Image: Damara Zebras at Chudop waterhole, Etosha, Namibia. Wikimedia Commons

Professor Henning Melber tries to find something that ‘the land of wide open spaces’, Namibia, can celebrate on its 27th anniversary of independence.

Most visitors to Namibia are impressed. The beauty of the nature and wildlife is a tourist attraction. The inner cities appeal to foreigners who treasure security and comfort. Namibia adds a positive image to Africa. In governance and other performance related surveys it ranks among the continent’s top countries. So what is to be celebrated on 21 March, the 27th anniversary of its ‘independence day’?

The ‘land of the brave’, as praised by the national anthem, has shown a remarkable sign of political stability under the former liberation movement, SWAPO. It consolidated its rule into four fifths of political mandates at the last parliamentary election, with its presidential candidate Hage Geingob scoring 87 per cent. But beyond the surface of the success story looms a different reality. If tourists were to visit the settlements of shack-dwellers on the outskirts of Namibian towns, they would see a different world from the lodges and shopping malls.

Elitism and inequality
Prosperity has remained the privilege of few with wealth redistribution mainly limited to a new black elite. They thrive through a policy of so-called affirmative action and black economic empowerment. Namibia is a paradise for parasitic, rent-seeking self-enrichment schemes. The thiefdoms of state-owned enterprises flourished. State tenders wasted enormous sums for megalomaniac elite symbolism. Nepotism reigns in a society with one of the world’s highest income discrepancies.

The United Nations Development Programme’s Human Development Report shows that the inequality adjusted value of human development dropped by 43.6 per cent – the second biggest decline in rankings. Using 2013 data, 23.5 per cent of the population was classified as living below the income poverty line, nearly half (44.9 per cent) fell under the Multiple Poverty Index (MPI), and another 19.3 per cent were classified as living near the MPI.

Economic mismanagement
State finances face a precarious shortage. The finance minister has introduced strict measures to keep the spiraling debt under control. The annual budget for 2017/18 reflects the need to restore fiscal prudence and austerity to regain liquidity and credibility. Local trust and confidence in the state’s ability to deliver is at an all-time low.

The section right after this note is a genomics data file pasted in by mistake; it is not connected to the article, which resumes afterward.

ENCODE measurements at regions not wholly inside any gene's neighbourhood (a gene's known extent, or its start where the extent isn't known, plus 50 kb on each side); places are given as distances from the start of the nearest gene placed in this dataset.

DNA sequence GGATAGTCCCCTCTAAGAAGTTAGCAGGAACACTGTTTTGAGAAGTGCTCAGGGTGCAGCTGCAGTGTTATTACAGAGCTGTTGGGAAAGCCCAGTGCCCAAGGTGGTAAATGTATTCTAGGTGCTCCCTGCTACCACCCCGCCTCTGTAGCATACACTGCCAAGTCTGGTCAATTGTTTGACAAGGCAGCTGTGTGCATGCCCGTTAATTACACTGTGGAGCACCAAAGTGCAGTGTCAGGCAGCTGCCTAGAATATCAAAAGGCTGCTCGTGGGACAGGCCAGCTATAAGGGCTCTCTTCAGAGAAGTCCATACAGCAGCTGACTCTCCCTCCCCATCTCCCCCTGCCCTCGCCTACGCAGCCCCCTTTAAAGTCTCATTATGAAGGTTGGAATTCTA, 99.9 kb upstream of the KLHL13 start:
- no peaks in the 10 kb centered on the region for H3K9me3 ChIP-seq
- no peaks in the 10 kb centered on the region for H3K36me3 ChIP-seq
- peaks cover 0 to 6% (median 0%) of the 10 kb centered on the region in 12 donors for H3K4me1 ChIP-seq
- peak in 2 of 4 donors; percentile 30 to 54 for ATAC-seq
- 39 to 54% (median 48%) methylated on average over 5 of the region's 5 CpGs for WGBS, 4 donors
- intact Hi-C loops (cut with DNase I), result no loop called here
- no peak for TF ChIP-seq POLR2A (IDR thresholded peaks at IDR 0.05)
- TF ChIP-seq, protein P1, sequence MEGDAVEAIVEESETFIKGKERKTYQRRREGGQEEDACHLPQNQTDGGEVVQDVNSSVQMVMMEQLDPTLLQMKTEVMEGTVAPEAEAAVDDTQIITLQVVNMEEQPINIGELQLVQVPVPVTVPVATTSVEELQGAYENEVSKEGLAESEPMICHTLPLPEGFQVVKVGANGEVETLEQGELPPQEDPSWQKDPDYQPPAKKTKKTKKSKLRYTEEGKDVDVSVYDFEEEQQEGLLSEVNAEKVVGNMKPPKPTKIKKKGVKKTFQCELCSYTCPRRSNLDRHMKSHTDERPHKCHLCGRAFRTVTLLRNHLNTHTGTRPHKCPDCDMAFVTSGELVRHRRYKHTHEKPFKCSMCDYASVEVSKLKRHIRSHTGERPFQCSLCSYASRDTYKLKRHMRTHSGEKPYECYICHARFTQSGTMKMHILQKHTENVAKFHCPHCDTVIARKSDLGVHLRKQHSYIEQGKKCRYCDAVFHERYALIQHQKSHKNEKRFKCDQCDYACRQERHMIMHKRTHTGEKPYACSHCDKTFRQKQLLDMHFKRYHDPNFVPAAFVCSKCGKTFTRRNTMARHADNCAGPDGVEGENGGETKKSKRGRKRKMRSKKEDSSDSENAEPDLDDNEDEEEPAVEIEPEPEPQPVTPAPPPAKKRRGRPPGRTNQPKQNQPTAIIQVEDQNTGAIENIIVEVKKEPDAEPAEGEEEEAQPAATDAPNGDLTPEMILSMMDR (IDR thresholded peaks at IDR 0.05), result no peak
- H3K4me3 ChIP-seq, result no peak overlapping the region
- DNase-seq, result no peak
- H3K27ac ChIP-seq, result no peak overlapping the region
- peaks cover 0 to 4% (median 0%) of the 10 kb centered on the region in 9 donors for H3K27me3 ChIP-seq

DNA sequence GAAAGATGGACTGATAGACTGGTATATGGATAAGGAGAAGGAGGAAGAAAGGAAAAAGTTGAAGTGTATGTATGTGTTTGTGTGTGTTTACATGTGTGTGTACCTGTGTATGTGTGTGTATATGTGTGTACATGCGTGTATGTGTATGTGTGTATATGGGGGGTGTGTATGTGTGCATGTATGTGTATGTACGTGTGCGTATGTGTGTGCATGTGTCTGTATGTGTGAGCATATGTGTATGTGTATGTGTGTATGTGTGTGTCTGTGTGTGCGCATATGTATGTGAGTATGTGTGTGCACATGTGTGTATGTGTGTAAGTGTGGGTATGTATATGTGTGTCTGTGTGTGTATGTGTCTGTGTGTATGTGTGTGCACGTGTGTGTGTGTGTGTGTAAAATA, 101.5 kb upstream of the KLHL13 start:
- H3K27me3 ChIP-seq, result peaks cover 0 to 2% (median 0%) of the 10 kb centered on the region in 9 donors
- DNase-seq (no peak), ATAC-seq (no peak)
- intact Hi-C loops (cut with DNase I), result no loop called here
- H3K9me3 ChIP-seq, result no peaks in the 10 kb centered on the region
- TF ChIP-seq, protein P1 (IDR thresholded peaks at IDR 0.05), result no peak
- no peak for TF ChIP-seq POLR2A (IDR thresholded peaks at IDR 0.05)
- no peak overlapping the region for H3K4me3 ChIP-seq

A contentious issue remains the bloated civil service of more than 100,000 employees for 2.3 million people. In 1996 a commission urged the then prime minister Hage Geingob to stop further expansion, which continued unabated. Government includes 27 ministers, 32 deputy ministers and six presidential advisors. The National Assembly and National Council were increased by one-third for the current legislative period. The public sector wage bill absorbs almost half of the annual expenditure. But the political elite continues to preach water and drink wine: a year ago President Geingob approved a 6 per cent salary increase for all political office holders. He currently is the regions’s second highest paid head of state.

Mounting policy tensions
Despite shifting grounds, the party still mobilises along the heroic narrative of the liberation struggle. Gerontocracy dominates, much to the frustration of a younger generation. But the ‘born frees’ will soon exceed the older generations in the electorate.

Inner-party rivalries and tensions, as well as ethnicity as a potential source of conflict are on the rise. An unresolved land issue, also manifested in urban and ancestral land claims, adds fuel to the flames

Dissenting voices, mainly by vocal younger activists provoke government to consider plans to censor the social media. A Whistleblower Bill debated in parliament suggests to heavily punish ‘lies’. It also prohibits any criticism of state institutions. Similar authoritarian tendencies are also SWAPO’s current disciplinary actions against those who criticise party politics. But this will not silence the growing frustration over the limits to liberation.

At 27, Namibia’s success story shows wear and tear. More than a generation into independence, the country and its governance might be considered as grown up, but certainly not (yet) mature.

Henning Melber is Extraordinary Professor at the University of Pretoria and the University of the Free State in Bloemfontein, a senior research fellow at the Institute for Commonwealth Studies at the School for Advanced Study, University of London, and at the Nordic Africa Institute in Uppsala. He joined SWAPO as a son of German immigrants in 1974. He is the author of Understanding Namibia. The trials of Independence  and A Decade of Namibia – Politics, Economy and Society.